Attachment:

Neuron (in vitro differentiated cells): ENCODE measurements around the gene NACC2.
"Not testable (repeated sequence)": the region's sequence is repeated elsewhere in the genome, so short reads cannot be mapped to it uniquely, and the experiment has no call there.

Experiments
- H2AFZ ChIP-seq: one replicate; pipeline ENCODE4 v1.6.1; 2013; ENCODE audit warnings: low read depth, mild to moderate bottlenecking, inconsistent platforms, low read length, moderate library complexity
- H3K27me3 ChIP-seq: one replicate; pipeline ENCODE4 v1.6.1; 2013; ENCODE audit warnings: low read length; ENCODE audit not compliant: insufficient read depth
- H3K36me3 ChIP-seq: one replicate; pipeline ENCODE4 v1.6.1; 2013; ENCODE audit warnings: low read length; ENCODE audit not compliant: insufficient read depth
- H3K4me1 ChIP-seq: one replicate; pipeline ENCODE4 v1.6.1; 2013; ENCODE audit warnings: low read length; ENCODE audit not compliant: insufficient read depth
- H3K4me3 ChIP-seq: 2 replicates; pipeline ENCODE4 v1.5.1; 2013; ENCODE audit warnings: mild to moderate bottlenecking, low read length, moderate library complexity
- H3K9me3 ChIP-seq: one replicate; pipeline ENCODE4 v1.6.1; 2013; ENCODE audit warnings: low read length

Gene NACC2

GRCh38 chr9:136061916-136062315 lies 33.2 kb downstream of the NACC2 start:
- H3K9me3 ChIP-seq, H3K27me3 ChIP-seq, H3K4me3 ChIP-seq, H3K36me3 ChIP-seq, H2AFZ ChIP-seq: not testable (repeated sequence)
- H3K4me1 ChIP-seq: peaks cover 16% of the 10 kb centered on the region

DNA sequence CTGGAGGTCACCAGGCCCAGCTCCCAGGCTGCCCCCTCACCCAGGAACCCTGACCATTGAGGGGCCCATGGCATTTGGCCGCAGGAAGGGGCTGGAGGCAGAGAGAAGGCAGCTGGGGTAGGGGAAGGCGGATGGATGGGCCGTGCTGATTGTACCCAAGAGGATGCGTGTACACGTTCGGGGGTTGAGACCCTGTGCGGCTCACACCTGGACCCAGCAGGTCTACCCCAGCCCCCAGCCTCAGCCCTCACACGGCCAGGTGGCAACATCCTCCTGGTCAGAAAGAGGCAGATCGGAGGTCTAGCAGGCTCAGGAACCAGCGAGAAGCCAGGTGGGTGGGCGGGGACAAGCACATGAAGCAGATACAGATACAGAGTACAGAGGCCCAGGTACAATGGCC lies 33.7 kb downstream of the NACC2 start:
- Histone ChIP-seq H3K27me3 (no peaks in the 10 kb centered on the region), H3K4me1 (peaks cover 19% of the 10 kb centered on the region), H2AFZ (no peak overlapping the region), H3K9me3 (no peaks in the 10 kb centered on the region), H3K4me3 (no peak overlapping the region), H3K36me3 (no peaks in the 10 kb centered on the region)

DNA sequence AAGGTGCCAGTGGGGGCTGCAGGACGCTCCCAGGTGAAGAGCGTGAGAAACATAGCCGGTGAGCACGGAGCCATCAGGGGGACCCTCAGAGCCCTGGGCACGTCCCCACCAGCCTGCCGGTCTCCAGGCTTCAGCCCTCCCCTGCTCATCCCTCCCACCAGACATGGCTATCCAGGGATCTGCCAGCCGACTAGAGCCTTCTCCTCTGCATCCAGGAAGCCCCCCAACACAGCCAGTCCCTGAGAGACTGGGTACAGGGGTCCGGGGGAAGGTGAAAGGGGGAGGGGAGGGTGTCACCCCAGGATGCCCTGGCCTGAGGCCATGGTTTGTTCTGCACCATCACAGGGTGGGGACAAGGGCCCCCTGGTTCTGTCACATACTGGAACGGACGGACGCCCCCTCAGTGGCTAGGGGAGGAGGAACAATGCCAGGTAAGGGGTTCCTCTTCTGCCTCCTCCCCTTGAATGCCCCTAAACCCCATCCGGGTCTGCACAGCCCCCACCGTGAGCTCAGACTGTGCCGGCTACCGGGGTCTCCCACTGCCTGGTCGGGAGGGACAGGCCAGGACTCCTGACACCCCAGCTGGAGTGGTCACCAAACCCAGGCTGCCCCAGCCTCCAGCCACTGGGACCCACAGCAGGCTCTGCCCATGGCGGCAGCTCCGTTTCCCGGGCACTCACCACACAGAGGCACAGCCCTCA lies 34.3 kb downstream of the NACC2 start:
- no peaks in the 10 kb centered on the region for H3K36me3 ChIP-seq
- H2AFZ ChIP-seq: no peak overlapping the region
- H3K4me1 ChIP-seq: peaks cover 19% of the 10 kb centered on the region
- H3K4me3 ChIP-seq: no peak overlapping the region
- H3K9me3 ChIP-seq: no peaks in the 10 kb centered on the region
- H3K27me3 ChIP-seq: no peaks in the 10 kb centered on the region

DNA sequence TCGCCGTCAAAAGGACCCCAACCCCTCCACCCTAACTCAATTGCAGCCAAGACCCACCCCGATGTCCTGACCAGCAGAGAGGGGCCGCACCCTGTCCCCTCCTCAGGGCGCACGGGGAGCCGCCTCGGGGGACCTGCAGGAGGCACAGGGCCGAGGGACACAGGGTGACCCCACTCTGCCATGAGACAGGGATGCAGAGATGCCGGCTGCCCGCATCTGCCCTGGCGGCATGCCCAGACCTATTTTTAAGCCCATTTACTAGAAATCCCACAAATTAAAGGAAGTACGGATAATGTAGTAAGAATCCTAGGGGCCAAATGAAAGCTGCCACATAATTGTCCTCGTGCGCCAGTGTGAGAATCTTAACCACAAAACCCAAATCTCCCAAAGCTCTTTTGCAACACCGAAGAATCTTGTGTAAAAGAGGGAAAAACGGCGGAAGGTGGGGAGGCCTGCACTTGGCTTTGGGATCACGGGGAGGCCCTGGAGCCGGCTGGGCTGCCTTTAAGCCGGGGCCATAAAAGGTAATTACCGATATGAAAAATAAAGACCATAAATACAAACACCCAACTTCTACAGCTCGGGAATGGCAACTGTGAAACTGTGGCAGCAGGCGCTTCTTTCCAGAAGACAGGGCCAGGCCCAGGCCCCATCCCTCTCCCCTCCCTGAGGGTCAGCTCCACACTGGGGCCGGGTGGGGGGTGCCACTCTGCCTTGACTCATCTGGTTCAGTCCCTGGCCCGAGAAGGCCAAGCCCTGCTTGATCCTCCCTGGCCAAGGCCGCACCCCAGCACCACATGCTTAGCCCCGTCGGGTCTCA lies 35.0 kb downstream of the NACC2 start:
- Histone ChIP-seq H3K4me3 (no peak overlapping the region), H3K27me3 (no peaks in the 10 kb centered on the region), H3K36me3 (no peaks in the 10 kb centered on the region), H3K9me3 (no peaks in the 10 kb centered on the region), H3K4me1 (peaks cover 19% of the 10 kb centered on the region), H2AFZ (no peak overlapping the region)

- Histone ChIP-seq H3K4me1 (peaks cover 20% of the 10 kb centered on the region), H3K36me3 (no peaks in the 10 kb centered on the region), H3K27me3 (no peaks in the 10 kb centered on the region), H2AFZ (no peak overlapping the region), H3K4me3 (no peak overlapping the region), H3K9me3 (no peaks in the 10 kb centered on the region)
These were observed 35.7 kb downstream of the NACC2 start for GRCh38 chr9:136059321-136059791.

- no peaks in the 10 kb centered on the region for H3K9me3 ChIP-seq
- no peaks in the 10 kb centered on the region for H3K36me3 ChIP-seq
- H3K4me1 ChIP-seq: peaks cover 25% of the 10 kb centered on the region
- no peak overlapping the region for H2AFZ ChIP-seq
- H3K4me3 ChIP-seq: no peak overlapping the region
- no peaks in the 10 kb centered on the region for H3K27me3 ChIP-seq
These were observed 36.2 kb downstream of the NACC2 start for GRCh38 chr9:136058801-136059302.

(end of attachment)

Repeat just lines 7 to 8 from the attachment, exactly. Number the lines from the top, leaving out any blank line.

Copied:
- H3K4me1 ChIP-seq: one replicate; pipeline ENCODE4 v1.6.1; 2013; ENCODE audit warnings: low read length; ENCODE audit not compliant: insufficient read depth
- H3K4me3 ChIP-seq: 2 replicates; pipeline ENCODE4 v1.5.1; 2013; ENCODE audit warnings: mild to moderate bottlenecking, low read length, moderate library complexity